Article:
Domestic Violence does not mean the violence remains at home. It follows its victims wherever they go. Work is a predictable place where a victim is sure to be found. However, the workplace can also be her refuge and help her find a way out. Because of this reality, employers are legally, morally, and fiscally obligated to address domestic violence in their workplaces.
By law employers must give time off, with some exceptions, to employees to deal with the issues surrounding domestic violence. Click here to read the law and its exceptions: Title 26, M.R.S.A. §850. Employment Leave for Victims of Violence
Employees also may have a right to collect unemployment compensation in some cases where domestic violence has played a role in the employee’s inability to maintain their employment. See Unemployment Compensation Misconduct clause at:
Title 26, M.R.S.A. 13, §1043 ¶ 23 B (3)
and Disqualification clause at:
Title 26, M.R.S.A. 13, §1193.
For more information contact:
Maine Unemployment Benefits Division at 287-3805.
To reach an Unemployment Call Center call 1-800-593-7660 or TTY: 1-888-457-8884.
An employer has a legal obligation to provide a safe workplace. Under the General Duty Clause, Section 5(a)(1) of the Occupational Safety and Health Act (OSHA) of 1970, employers are required to provide their employees with a place of employment that "is free from recognizable hazards that are causing or likely to cause death or serious harm to employees."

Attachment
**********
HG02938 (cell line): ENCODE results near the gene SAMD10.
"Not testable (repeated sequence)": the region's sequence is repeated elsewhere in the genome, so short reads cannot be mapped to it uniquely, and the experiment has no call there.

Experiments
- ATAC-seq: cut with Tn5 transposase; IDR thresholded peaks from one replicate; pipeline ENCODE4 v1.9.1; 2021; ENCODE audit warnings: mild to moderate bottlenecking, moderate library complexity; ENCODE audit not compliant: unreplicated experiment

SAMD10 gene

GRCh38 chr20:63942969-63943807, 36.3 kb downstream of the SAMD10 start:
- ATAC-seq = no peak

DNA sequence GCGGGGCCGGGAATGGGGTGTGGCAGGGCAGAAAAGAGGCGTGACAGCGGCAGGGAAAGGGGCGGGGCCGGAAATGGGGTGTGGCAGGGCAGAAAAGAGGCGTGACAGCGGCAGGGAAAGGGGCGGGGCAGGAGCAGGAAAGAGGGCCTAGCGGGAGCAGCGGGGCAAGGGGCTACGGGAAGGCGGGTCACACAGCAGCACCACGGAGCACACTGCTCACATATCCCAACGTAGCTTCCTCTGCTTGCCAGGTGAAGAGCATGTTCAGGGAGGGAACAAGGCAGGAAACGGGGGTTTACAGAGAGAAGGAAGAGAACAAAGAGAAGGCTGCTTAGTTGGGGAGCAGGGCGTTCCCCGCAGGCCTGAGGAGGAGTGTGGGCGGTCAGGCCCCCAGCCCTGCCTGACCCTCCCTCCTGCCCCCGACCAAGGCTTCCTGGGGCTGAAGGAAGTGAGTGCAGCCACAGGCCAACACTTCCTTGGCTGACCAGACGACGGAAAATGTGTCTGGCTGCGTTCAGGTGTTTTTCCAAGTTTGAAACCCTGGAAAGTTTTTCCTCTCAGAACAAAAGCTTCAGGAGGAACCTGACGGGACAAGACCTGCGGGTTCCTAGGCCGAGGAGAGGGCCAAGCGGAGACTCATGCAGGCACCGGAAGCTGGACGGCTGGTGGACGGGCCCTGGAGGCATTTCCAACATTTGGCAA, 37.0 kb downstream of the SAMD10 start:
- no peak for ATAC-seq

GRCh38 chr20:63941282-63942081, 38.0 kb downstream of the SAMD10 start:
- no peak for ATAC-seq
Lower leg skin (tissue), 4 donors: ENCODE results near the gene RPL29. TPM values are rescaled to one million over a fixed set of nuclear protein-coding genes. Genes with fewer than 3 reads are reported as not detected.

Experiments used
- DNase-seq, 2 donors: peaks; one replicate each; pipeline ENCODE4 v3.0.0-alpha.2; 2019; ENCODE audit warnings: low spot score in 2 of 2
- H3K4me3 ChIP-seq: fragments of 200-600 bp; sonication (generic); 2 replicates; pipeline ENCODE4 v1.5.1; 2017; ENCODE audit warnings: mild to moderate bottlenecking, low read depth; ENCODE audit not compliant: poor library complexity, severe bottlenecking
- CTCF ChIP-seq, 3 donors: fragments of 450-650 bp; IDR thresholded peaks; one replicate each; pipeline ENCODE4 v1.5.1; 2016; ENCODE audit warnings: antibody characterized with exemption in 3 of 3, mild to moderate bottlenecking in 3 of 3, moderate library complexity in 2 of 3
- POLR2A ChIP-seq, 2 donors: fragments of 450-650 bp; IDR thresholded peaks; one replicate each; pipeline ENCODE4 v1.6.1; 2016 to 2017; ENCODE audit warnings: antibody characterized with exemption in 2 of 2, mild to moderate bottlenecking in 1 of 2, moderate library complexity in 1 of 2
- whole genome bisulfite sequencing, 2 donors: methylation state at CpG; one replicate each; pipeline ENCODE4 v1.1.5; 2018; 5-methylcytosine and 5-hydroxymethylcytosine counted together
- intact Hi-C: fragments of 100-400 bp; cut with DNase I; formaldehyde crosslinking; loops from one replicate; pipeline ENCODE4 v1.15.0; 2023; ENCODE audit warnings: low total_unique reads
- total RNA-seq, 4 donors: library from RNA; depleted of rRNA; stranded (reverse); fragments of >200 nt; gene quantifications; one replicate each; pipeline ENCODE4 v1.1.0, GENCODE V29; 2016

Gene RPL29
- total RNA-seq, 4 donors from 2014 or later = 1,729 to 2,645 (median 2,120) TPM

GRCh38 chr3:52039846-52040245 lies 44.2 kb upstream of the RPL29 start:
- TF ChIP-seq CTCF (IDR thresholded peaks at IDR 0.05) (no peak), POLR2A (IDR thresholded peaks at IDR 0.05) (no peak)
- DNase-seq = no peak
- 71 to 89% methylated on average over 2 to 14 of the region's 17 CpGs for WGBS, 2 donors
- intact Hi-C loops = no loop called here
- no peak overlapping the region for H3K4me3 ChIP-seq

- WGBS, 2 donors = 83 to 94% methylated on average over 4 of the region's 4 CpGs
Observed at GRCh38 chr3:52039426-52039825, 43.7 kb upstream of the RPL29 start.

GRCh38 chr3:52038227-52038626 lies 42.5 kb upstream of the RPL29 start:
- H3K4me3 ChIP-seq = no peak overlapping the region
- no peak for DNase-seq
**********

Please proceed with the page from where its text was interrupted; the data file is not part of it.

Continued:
One way to create a safe workplace is to develop a Workplace Safety Plan. Workplace safety plans should be developed in conjunction with the employee survivor and may include some or all of the following:
Taking care of employees is the right thing to do. Worker absenteeism, tardiness, increased health care costs, higher turn over and lower productivity costs money. There are countless incidences where an abuser used company time, the company car, phones, faxes, emails and even co-workers to harass and stalk their victims. Accidents have occurred due to an abuser’s lack of focus on the job.
Cumberland County District Attorney Stephanie Anderson was one of the first in Maine to enact a Workplace policy. Her policy and others, as well as contacts and resources to help create one of your own are linked below.